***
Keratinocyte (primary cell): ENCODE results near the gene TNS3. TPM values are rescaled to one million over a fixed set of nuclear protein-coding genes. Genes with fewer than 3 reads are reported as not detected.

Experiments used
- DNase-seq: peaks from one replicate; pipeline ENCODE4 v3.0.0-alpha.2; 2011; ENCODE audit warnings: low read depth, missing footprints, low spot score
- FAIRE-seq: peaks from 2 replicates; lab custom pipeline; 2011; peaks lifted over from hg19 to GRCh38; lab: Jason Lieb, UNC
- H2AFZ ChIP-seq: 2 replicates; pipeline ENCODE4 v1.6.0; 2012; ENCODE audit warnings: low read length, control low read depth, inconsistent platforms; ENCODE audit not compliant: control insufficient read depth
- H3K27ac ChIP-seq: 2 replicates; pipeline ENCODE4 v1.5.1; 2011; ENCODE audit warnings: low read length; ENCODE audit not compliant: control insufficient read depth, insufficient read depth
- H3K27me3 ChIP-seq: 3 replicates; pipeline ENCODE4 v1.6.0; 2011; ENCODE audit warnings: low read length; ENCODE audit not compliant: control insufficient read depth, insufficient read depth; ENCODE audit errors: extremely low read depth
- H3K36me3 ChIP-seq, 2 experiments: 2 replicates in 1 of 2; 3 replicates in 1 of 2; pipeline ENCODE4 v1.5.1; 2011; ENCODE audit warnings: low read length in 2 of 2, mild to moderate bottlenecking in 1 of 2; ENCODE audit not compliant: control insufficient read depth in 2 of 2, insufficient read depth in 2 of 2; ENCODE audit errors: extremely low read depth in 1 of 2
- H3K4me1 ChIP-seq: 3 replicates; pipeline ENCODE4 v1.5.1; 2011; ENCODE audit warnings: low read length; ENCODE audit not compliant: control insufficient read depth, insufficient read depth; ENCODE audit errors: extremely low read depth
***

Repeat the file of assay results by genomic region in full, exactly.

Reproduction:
Keratinocyte (primary cell): ENCODE results near the gene TNS3. TPM values are rescaled to one million over a fixed set of nuclear protein-coding genes. Genes with fewer than 3 reads are reported as not detected.

Experiments used
- DNase-seq: peaks from one replicate; pipeline ENCODE4 v3.0.0-alpha.2; 2011; ENCODE audit warnings: low read depth, missing footprints, low spot score
- FAIRE-seq: peaks from 2 replicates; lab custom pipeline; 2011; peaks lifted over from hg19 to GRCh38; lab: Jason Lieb, UNC
- H2AFZ ChIP-seq: 2 replicates; pipeline ENCODE4 v1.6.0; 2012; ENCODE audit warnings: low read length, control low read depth, inconsistent platforms; ENCODE audit not compliant: control insufficient read depth
- H3K27ac ChIP-seq: 2 replicates; pipeline ENCODE4 v1.5.1; 2011; ENCODE audit warnings: low read length; ENCODE audit not compliant: control insufficient read depth, insufficient read depth
- H3K27me3 ChIP-seq: 3 replicates; pipeline ENCODE4 v1.6.0; 2011; ENCODE audit warnings: low read length; ENCODE audit not compliant: control insufficient read depth, insufficient read depth; ENCODE audit errors: extremely low read depth
- H3K36me3 ChIP-seq, 2 experiments: 2 replicates in 1 of 2; 3 replicates in 1 of 2; pipeline ENCODE4 v1.5.1; 2011; ENCODE audit warnings: low read length in 2 of 2, mild to moderate bottlenecking in 1 of 2; ENCODE audit not compliant: control insufficient read depth in 2 of 2, insufficient read depth in 2 of 2; ENCODE audit errors: extremely low read depth in 1 of 2
- H3K4me1 ChIP-seq: 3 replicates; pipeline ENCODE4 v1.5.1; 2011; ENCODE audit warnings: low read length; ENCODE audit not compliant: control insufficient read depth, insufficient read depth; ENCODE audit errors: extremely low read depth